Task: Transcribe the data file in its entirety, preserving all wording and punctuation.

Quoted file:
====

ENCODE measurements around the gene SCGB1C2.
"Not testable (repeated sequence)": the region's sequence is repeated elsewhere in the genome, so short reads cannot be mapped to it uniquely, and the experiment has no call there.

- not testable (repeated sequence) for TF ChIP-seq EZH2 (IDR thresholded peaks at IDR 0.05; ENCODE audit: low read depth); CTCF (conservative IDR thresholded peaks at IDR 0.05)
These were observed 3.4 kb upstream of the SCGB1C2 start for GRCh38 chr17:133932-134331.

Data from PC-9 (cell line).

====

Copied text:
ENCODE measurements around the gene SCGB1C2.
"Not testable (repeated sequence)": the region's sequence is repeated elsewhere in the genome, so short reads cannot be mapped to it uniquely, and the experiment has no call there.

- not testable (repeated sequence) for TF ChIP-seq EZH2 (IDR thresholded peaks at IDR 0.05; ENCODE audit: low read depth); CTCF (conservative IDR thresholded peaks at IDR 0.05)
These were observed 3.4 kb upstream of the SCGB1C2 start for GRCh38 chr17:133932-134331.

Data from PC-9 (cell line).